When I once did a feature article on the top four healthiest restaurants in and around the metropolis for a health magazine I first thought of including Sonya's Garden. But that time I had only experienced eating there with just one or two companions, and I thought the sole prospect of finishing humongous bowls of greens and pasta was rather unhealthy. For of course I had taken into consideration the Filipino propensity - and my own nagging tendency wrought by how I was trained at the table - to finish food on the table. Anyhow, it would be wasteful not to finish up food served for you to eat, especially at a restaurant, so I excluded Sonya's Garden from my list.

Last Saturday we were four adults, and the contents of the huge bowls proved not that much among us, though they still filled us to near-bursting - what with the dalandan juice and all. And the extra serving of bread.

Our pasta was linguini cooked perfectly al dente, which was very filling indeed. It was served with a pineapple-shaped wooden serving ladle that caught the eye of my non-dining little daughter.

The pasta came with chicken in cream, capers and black olives, some ratatouille, a chunky and sweetish tomato sauce, melon slivers, sliced fresh shiitake mushrooms, and to my husband's delight, a bowl of fried slices of fresh salmon belly that was refilled and refilled. The salmon replaced the steamed, shelled shrimps that featured during my previous meals at Sonya's. Healthier, I suppose, though I object to the frying.

Sonya makes a good chocolate cake - a new addition to the menu from my last meal there - and it is just as well that it was added, because it has been said that chocolate relaxes our stomach muscles, so that we could have a little more space for more dessert. At Sonya's Garden I would advise everybody to have their cake and eat it, too, so that you won't have to forgo the other excellent, local desserts included in the menu - turon and sweet kamote.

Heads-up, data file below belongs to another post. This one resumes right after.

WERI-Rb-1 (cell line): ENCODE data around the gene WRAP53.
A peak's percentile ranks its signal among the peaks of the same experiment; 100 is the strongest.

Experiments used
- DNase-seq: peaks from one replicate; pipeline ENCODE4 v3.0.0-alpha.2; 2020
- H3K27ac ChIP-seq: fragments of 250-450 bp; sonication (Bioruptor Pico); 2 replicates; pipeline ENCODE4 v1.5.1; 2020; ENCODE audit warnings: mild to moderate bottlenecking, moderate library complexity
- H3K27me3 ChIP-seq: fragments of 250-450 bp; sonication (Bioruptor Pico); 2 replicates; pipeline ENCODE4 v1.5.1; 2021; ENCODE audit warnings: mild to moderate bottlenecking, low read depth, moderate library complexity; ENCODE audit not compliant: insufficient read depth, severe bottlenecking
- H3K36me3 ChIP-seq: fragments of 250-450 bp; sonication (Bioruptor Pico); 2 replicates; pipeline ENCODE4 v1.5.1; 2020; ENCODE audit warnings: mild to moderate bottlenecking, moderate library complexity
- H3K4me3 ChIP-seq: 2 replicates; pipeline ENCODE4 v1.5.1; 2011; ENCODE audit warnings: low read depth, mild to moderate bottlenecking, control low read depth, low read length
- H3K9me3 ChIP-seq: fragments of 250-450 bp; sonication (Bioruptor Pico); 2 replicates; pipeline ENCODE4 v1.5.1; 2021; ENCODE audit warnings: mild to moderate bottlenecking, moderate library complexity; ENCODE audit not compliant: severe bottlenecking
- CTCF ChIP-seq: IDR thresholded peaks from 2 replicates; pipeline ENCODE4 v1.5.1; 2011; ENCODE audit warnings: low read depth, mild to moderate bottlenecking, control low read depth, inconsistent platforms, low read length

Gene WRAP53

Wedges of kamote in a fragrant, sinfully sweet and lemony syrup, crunchy to the bite and then your teeth sink into the soft, mushy inside. We would have taken home containers of these had they been on sale.

Thin rolls the length of your fingers of sesame-coated, sweet turon spiced up by ripe langka. Ummmm. Both local desserts not to be missed!

The last thing to be served is tarragon tea - hot water infused with fresh tarragon that is present at the bottom of the cup. Very aromatic and sweet-tasting, the hot drink will aid in digesting everything that was served and eaten at Sonya's Garden.

Sonya's Garden
Barangay Buck Estate, Alfonso, Cavite, Philippines
Restaurant Phone No. 639175329097
Reservations 639175335140

  • Lunch from 11AM onwards, by reservation only
  • Filipino menu available for groups of more than 10 people
  • The website states that the fixed menu costs P500 per pax, but from experience the cost per person goes down as the number of diners in a group goes up. For the four of us the cost was P610 per person. Major credit cards accepted.

Go through the main Tagaytay road, through downtown Alfonso. About five kilometers on there is a road going down right after the Royale Tagaytay Estates (to your right). Take this road and just follow the signs - the gate to Sonya's Garden will be to your left.

Other food places I go to in Tagaytay City
Rowena's Cheese Tarts
Mahogany Market
Josephine's Restaurant
LZM Bangus
Bahay Pastulan